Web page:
Today, Zion National Park remains one of the National Park Service’s most iconic destinations, with some 5 million people visiting every year. Much of this visitation is driven by the wealth of fantastic natural landmarks that reside throughout the park, which form a majestic, memorable landscape. Situated within the center of the park is the magnificent Zion Canyon—a sprawling, picturesque gorge that winds along a fork of the Virgin River for 16 miles. The canyon ultimately ends near a resplendent natural amphitheater known as the “Temple of Sinawava,” as well as a beautiful cavern referred to as “The Narrows.” But the canyon itself is filled with countless hiking trails that lead to a variety of breathtaking geological wonders, including The Subway, the Emerald Pools, and the Kolob Arch. Zion National Park features numerous iconic mountains, too, such as Tucupit Point, the Towers of the Virgin, and the Court of the Patriarchs. One of the most popular peaks to explore among contemporary travelers is Angels Landing. Standing 1,500 feet in height, Angels Landing is a rock formation that features a renowned pathway cut straight through its façade. (Many guests enjoy exploring those fantastic sites via the equally historic Zion—Mount Carmel Highway, which is listed in the U.S. National Register of Historic Places.) But other guests enjoyed discovering the unique flora and fauna inside Zion National Park. The area specifically serves as the habitat for around 400 species of wildlife alone, making Zion National Park one of the most unique ecosystems in the whole continental United States!

  • About the Architecture +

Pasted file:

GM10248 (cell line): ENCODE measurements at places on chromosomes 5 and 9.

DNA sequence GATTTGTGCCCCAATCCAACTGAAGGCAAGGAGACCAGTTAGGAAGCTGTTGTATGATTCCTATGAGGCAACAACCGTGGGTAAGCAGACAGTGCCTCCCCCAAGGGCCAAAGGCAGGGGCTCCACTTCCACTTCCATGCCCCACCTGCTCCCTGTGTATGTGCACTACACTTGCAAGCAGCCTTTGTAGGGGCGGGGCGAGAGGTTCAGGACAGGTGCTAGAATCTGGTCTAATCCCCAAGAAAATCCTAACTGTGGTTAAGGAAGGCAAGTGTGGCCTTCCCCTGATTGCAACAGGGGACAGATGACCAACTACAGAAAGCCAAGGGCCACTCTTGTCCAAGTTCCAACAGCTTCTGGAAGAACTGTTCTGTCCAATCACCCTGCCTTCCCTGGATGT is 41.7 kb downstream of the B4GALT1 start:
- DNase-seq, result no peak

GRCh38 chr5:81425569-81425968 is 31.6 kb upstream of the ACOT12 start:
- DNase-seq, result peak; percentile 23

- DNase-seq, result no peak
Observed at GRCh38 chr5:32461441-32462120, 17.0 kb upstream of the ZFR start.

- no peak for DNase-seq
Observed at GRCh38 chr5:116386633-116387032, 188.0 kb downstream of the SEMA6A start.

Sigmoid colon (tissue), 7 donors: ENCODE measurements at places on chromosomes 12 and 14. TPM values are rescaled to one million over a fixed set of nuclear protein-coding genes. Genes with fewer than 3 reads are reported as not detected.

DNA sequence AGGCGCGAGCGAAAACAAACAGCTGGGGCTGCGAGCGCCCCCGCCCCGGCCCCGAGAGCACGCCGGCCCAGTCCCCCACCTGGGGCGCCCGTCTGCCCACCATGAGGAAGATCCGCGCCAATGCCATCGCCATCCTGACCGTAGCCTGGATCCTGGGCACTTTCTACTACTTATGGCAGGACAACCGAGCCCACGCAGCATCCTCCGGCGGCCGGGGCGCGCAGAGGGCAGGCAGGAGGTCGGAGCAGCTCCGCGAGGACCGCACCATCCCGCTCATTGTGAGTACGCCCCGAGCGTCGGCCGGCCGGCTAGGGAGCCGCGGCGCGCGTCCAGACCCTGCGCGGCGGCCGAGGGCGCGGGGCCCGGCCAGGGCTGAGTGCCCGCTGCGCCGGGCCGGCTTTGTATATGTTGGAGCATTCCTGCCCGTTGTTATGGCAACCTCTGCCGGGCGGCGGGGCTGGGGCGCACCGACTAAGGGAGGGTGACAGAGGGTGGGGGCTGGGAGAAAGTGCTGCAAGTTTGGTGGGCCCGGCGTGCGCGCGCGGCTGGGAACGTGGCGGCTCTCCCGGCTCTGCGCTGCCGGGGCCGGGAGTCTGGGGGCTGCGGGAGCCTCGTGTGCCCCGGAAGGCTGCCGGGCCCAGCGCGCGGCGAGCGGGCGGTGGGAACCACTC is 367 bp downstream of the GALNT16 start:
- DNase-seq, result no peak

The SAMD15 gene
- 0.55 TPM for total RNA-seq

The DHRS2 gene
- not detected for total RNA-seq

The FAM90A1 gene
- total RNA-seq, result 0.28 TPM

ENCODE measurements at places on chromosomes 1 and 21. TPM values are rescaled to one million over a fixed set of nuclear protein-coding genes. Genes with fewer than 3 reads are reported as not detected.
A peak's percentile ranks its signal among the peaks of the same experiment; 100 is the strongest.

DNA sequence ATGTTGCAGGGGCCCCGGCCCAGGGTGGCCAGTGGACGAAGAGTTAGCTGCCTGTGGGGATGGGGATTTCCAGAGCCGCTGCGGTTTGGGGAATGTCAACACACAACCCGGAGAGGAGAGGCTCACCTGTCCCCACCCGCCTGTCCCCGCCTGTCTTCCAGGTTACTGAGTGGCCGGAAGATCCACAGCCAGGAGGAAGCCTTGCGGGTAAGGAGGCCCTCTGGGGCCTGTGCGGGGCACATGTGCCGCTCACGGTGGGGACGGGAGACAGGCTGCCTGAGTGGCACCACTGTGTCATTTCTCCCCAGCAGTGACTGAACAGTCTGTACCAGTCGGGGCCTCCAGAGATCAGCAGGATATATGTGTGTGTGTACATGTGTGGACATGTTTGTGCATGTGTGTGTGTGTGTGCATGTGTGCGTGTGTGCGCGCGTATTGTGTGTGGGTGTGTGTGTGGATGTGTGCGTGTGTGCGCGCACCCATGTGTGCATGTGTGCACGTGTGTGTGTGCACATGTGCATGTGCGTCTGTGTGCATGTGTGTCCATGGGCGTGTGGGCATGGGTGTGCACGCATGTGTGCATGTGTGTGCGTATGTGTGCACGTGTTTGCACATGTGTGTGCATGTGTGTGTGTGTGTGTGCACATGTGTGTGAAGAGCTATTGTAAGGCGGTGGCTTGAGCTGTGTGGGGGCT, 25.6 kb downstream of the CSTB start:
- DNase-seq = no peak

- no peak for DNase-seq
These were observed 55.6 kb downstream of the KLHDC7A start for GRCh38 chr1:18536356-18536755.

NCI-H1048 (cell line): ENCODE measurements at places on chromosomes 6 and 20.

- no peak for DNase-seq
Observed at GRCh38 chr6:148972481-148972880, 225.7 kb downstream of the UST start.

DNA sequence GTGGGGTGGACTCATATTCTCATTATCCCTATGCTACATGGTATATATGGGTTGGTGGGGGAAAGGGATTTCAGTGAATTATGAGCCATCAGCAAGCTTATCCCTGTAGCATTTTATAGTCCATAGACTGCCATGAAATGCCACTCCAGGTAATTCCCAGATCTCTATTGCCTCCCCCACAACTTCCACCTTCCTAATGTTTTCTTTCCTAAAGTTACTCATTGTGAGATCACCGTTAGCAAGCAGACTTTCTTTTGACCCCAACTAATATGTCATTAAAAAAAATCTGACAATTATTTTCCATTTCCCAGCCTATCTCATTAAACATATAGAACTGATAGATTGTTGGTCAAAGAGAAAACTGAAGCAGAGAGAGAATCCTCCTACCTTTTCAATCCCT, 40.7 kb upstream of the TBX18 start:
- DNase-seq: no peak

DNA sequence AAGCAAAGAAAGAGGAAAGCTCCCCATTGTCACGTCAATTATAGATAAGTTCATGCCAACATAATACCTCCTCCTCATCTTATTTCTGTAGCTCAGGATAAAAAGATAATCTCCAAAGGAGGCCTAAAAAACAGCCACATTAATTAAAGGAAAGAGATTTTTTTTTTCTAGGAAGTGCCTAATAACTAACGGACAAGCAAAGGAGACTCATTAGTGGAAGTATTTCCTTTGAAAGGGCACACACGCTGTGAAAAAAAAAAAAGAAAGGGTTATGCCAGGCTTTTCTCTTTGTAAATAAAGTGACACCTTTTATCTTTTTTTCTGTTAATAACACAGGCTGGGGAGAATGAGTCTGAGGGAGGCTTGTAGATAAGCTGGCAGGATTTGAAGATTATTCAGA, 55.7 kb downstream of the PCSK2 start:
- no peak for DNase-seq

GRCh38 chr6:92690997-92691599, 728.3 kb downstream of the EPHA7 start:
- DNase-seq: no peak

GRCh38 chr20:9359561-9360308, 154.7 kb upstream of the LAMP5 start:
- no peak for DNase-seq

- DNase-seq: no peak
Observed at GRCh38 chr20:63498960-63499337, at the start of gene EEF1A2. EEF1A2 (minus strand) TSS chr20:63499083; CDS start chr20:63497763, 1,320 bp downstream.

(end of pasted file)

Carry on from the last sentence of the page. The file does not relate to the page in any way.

Zion Lodge and its attending cabins stand today as brilliant examples of National Park Service Rustic architecture. As the name would suggest, the form first became prominent in the United States before it spread throughout the rest of North America. Architect Herbert Maier was central toward conceptualizing the aesthetic while he was studying the Arts and Crafts movement at the University of California, Berkeley, in the early 20th century. Rejecting the design aesthetics of industrialized society, Maier created an architectural form that utilized building materials to better connect a structure to its natural surroundings. Following his graduation from school, he quickly set about designing several buildings with his novel architectural approach. Maier found a particularly receptive audience at the National Park Service, as many alumni had graduated from the University of California, Berkeley around the same time. Other architects—such as Mary E.J. Colter and Gilbert Stanley Underwood—mimicked Maier’s mentality and contributed their own variations to the style. Indeed, the synthesis of many unique interpretations helped create a cohesive form that soon became widespread throughout the country. Many state governments particularly embraced the eclectic design philosophy, using the aesthetic to create all kinds of public structures within their own park systems. Even the National Park Service began utilizing the form for its official construction projects, eventually making the architectural style synonymous with the organization itself! National Park Service Rustic reached the height of its popularity when the Civilian Conservation Corps began erecting dozens of new park structures during the 1930s. But its interest had waned by the middle of the century though, as architects looked to newer design philosophies. Nevertheless, National Park Service Rustic endured to become one of America’s most distinctive and historic architectural styles.